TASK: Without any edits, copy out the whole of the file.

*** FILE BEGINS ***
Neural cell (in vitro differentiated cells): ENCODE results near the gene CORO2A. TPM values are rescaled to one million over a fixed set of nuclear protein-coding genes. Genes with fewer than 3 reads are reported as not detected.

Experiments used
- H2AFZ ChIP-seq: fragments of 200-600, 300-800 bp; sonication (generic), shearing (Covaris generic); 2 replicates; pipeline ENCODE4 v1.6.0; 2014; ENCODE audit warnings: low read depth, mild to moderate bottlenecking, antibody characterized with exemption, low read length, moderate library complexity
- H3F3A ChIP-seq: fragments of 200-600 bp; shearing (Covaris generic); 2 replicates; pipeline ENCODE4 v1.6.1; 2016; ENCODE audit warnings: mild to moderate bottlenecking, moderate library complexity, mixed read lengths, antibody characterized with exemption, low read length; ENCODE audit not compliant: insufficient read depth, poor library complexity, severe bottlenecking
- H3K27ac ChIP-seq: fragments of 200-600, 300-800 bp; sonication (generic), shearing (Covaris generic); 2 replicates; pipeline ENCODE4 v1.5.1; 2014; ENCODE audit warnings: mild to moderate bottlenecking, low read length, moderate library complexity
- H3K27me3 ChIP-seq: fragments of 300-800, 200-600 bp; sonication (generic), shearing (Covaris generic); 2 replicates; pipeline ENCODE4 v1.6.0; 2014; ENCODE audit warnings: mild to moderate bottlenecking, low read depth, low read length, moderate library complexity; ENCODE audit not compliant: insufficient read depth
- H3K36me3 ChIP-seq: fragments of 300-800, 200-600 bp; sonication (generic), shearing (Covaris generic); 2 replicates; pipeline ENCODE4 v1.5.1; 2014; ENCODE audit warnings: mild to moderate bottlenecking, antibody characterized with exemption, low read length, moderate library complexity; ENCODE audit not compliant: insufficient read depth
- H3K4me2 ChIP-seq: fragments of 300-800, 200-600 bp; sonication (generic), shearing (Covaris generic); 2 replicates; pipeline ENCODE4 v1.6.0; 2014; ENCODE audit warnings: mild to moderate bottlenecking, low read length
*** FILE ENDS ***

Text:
Neural cell (in vitro differentiated cells): ENCODE results near the gene CORO2A. TPM values are rescaled to one million over a fixed set of nuclear protein-coding genes. Genes with fewer than 3 reads are reported as not detected.

Experiments used
- H2AFZ ChIP-seq: fragments of 200-600, 300-800 bp; sonication (generic), shearing (Covaris generic); 2 replicates; pipeline ENCODE4 v1.6.0; 2014; ENCODE audit warnings: low read depth, mild to moderate bottlenecking, antibody characterized with exemption, low read length, moderate library complexity
- H3F3A ChIP-seq: fragments of 200-600 bp; shearing (Covaris generic); 2 replicates; pipeline ENCODE4 v1.6.1; 2016; ENCODE audit warnings: mild to moderate bottlenecking, moderate library complexity, mixed read lengths, antibody characterized with exemption, low read length; ENCODE audit not compliant: insufficient read depth, poor library complexity, severe bottlenecking
- H3K27ac ChIP-seq: fragments of 200-600, 300-800 bp; sonication (generic), shearing (Covaris generic); 2 replicates; pipeline ENCODE4 v1.5.1; 2014; ENCODE audit warnings: mild to moderate bottlenecking, low read length, moderate library complexity
- H3K27me3 ChIP-seq: fragments of 300-800, 200-600 bp; sonication (generic), shearing (Covaris generic); 2 replicates; pipeline ENCODE4 v1.6.0; 2014; ENCODE audit warnings: mild to moderate bottlenecking, low read depth, low read length, moderate library complexity; ENCODE audit not compliant: insufficient read depth
- H3K36me3 ChIP-seq: fragments of 300-800, 200-600 bp; sonication (generic), shearing (Covaris generic); 2 replicates; pipeline ENCODE4 v1.5.1; 2014; ENCODE audit warnings: mild to moderate bottlenecking, antibody characterized with exemption, low read length, moderate library complexity; ENCODE audit not compliant: insufficient read depth
- H3K4me2 ChIP-seq: fragments of 300-800, 200-600 bp; sonication (generic), shearing (Covaris generic); 2 replicates; pipeline ENCODE4 v1.6.0; 2014; ENCODE audit warnings: mild to moderate bottlenecking, low read length